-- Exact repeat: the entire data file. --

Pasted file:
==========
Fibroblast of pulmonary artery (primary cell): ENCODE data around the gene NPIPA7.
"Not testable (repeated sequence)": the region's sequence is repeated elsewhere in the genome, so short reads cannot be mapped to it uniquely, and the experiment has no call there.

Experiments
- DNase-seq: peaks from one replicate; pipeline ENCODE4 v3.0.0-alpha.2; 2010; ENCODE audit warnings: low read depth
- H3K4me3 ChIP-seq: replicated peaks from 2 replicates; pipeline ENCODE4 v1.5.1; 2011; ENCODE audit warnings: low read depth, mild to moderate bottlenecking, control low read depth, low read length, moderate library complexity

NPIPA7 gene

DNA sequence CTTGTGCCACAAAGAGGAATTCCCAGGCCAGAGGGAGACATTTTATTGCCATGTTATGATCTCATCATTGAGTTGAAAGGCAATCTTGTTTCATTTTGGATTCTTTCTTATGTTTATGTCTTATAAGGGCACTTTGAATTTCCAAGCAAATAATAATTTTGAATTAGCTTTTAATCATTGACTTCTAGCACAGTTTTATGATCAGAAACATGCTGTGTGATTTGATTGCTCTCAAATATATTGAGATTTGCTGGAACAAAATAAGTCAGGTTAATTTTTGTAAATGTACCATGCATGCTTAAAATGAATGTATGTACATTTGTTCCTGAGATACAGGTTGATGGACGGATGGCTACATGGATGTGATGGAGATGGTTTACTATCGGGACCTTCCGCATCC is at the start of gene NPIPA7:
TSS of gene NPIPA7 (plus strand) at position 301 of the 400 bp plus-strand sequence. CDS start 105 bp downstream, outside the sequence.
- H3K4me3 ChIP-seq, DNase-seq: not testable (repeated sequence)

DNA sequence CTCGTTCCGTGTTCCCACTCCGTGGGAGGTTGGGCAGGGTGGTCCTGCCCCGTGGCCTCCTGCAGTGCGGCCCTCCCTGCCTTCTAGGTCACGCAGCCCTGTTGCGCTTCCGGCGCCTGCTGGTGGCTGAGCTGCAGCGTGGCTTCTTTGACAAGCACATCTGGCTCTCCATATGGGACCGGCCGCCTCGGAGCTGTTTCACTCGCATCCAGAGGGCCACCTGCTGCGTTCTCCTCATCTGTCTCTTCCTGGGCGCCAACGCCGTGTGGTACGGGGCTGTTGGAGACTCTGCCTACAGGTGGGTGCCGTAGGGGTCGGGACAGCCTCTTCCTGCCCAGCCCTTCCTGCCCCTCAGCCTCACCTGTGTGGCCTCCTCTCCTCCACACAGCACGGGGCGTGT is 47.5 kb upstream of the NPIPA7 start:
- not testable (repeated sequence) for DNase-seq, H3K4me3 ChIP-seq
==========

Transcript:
Fibroblast of pulmonary artery (primary cell): ENCODE data around the gene NPIPA7.
"Not testable (repeated sequence)": the region's sequence is repeated elsewhere in the genome, so short reads cannot be mapped to it uniquely, and the experiment has no call there.

Experiments
- DNase-seq: peaks from one replicate; pipeline ENCODE4 v3.0.0-alpha.2; 2010; ENCODE audit warnings: low read depth
- H3K4me3 ChIP-seq: replicated peaks from 2 replicates; pipeline ENCODE4 v1.5.1; 2011; ENCODE audit warnings: low read depth, mild to moderate bottlenecking, control low read depth, low read length, moderate library complexity

NPIPA7 gene

DNA sequence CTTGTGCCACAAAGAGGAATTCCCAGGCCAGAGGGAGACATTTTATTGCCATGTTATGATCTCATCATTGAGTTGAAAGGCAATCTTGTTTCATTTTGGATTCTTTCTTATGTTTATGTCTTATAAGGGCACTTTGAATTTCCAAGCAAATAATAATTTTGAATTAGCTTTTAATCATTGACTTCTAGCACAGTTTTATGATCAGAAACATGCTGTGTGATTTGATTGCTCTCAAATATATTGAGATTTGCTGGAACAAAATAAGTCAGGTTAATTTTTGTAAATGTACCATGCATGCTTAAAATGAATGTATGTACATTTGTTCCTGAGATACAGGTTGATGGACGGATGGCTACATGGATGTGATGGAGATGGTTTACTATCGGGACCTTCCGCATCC is at the start of gene NPIPA7:
TSS of gene NPIPA7 (plus strand) at position 301 of the 400 bp plus-strand sequence. CDS start 105 bp downstream, outside the sequence.
- H3K4me3 ChIP-seq, DNase-seq: not testable (repeated sequence)

DNA sequence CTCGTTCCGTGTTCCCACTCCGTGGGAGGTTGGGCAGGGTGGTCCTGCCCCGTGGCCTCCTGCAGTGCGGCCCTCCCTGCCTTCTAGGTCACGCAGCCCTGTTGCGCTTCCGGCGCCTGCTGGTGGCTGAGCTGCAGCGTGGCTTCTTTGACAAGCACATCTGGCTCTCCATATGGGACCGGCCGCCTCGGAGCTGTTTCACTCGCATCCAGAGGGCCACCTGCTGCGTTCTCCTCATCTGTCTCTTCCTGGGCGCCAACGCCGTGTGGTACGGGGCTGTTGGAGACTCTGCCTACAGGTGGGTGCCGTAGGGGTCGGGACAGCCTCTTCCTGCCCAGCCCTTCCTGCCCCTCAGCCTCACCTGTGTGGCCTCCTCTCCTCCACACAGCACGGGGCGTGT is 47.5 kb upstream of the NPIPA7 start:
- not testable (repeated sequence) for DNase-seq, H3K4me3 ChIP-seq